Yesterday, I spent a good deal of time at the Museum of Contemporary Native Art in Santa Fe, a project/program of the Institute of Native American Arts -- where Ms Ché is now a student.
The whole place has a fresh-new feel and the art on exhibit is much edgier than that of the recent past or even longer ago (I can't recall offhand when I first visited the museum, but it's been years and years). Candice Hopkins is the new curator, and I'm sure it is her vision more than any other that has guided the re-vision of the exhibits at MoCNA, and that vision is one of continual resistance by Native people and particularly Native artists against the impositions of stereotypes and expectations.
Consequently, there is much resistance art on view. I wish I could illustrate this post with images from the exhibitions, but as a rule, MoCNA does not post many pictures of what's on exhibit, indeed, sometimes there are none at all.
What is "resistance art?" I supposed it depends to a certain extent on one's own perceptions of resistance. In order to arrive at a realistic definition, we may ask: "What or whom is being resisted, by what or by whom, and to what object -- if there is one?"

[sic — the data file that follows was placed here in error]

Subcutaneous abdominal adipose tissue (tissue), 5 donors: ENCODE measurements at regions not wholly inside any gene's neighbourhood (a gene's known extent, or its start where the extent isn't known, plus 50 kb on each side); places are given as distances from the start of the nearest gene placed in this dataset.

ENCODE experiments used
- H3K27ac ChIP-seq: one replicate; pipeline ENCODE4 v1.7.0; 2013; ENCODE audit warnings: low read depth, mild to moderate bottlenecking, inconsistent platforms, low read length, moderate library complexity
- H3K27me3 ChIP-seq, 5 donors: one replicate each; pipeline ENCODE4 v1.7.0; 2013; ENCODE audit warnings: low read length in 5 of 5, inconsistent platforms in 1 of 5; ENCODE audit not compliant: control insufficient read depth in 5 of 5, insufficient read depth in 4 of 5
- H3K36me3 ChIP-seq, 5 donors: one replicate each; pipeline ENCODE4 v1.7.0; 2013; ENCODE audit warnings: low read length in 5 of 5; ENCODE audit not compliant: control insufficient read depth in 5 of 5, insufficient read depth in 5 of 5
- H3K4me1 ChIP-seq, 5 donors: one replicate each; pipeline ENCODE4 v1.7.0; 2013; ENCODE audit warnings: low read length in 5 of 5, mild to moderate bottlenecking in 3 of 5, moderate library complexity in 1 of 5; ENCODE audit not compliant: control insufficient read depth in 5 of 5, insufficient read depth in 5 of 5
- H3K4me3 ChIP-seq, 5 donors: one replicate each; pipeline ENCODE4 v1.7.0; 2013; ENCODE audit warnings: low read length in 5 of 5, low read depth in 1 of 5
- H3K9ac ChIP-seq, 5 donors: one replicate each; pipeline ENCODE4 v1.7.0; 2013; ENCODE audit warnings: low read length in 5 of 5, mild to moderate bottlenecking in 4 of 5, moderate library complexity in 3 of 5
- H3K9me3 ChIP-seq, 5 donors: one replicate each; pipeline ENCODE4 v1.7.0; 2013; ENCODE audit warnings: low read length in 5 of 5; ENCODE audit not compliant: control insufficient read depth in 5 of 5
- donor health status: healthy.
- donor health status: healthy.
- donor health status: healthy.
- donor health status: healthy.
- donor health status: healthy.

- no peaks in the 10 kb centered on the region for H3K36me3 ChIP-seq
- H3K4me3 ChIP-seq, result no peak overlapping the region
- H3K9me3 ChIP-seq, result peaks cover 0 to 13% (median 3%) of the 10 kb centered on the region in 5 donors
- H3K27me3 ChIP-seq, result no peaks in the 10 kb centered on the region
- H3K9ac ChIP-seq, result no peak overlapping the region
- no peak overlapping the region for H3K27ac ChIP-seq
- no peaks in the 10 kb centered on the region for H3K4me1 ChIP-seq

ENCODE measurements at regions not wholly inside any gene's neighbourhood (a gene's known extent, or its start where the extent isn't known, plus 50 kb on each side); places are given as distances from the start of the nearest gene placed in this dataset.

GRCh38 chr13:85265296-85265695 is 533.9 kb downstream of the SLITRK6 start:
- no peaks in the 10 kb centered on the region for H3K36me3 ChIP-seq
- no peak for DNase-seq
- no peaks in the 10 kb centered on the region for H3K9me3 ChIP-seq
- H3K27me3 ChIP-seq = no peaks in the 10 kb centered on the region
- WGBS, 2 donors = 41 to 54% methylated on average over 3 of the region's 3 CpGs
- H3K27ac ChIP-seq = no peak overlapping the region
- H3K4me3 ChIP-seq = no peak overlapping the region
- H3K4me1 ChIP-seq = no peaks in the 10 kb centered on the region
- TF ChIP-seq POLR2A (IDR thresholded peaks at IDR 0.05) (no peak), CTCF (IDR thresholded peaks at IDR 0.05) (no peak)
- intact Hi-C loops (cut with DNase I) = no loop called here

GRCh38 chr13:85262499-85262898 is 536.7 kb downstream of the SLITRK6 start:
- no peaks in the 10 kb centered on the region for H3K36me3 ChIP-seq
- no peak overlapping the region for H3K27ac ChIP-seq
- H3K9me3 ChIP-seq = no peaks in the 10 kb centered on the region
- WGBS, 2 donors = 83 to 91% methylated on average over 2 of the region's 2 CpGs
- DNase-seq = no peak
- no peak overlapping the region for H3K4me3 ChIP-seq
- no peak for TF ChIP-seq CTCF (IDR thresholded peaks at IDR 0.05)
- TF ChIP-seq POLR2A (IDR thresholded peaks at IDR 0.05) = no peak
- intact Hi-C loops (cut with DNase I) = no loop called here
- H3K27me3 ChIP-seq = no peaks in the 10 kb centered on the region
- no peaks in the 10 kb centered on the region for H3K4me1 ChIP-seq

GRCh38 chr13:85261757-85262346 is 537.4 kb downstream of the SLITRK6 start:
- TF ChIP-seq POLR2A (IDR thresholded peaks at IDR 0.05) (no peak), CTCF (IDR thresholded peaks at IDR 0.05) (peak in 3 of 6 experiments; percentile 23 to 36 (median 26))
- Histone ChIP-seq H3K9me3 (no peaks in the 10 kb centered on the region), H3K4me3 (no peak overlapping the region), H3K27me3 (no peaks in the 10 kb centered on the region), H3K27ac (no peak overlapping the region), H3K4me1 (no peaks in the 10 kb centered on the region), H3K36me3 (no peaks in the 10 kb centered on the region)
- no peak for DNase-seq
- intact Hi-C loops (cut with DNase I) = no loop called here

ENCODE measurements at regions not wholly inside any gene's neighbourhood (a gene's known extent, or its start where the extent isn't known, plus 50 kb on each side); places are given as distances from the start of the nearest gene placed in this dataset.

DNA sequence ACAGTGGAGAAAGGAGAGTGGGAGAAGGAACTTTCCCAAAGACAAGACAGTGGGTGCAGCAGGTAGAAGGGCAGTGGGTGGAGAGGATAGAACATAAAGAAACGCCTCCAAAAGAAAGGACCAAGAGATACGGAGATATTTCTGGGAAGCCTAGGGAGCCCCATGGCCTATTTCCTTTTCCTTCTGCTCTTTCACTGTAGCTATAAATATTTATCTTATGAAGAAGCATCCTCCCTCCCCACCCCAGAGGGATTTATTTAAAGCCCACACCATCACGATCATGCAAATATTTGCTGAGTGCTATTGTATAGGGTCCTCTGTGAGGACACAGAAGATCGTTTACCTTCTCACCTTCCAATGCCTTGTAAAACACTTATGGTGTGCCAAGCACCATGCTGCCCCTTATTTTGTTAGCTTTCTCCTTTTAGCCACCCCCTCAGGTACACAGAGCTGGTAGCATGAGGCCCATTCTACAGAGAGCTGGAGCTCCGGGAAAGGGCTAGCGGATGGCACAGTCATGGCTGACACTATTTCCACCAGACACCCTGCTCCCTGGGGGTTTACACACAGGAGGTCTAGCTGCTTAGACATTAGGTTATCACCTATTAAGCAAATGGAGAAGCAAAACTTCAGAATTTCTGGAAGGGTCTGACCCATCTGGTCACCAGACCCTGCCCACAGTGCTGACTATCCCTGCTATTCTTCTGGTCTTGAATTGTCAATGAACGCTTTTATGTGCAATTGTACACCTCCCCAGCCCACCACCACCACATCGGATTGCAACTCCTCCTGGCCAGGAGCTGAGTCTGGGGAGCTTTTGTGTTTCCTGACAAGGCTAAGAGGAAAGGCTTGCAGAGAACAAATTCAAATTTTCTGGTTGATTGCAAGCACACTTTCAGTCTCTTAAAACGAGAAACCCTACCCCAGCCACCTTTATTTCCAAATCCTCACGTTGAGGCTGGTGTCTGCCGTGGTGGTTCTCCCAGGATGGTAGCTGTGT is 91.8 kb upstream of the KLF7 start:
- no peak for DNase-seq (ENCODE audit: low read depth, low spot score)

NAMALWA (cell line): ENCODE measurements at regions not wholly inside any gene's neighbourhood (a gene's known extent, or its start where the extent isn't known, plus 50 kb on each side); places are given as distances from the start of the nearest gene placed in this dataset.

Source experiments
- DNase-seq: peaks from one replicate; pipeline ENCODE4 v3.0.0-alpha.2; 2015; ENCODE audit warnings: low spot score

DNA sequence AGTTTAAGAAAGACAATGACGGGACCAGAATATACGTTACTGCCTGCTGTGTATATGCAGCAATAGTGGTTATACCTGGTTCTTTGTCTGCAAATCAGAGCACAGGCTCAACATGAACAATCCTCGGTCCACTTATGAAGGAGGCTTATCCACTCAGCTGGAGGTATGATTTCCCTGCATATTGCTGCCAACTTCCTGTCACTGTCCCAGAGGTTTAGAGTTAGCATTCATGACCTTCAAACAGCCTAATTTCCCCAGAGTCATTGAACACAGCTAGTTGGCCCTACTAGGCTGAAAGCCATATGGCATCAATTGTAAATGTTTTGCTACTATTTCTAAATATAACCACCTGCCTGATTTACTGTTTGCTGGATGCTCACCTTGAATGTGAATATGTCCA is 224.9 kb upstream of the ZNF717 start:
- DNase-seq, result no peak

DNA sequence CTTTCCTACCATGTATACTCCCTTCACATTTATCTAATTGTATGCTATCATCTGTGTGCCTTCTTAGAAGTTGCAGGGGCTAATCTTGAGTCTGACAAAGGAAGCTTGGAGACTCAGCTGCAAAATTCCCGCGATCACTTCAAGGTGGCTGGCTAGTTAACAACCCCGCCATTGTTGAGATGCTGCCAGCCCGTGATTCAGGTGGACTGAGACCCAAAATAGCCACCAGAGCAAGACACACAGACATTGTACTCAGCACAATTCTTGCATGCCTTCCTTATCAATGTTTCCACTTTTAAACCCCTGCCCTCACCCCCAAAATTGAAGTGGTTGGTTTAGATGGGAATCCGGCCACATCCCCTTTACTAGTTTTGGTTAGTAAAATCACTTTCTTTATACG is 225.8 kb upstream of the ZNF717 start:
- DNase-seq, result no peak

Many artistic forms and expressions can fall into the resistance category, even when the artist is not consciously trying to create resistance art. Among the most commonly recognized forms of resistance art is the poster highlighting a particular issue, rebellion or campaign. One of my all time favorites is "Beat the Whites with the Red Wedge" (El Lissitsky, 1919), propaganda art produced to help inspire the struggle against the White Russians in the aftermath of the Bolshevik Revolution.
|Beat the Whites with the Red Wedge (El Lissisky, USSR, 1919)|
In the case of the exhibits at the Museum of Contemporary Native Art, many of the pieces of resistance art are the works of honors students at IAIA or of alumnae of the Institute. Some of it is straightforward and in-your-face, some is subtly subversive. The point of much of it is the rejection of stereotypes of what "Indian art" is supposed to be as well as challenging expectations of who qualifies as an "Indian artist." These seem to be constant themes within the fairly small Indian arts community, especially in Santa Fe and New Mexico in general where Indian art and artists have a very prominent position and role in the highly competitive art market.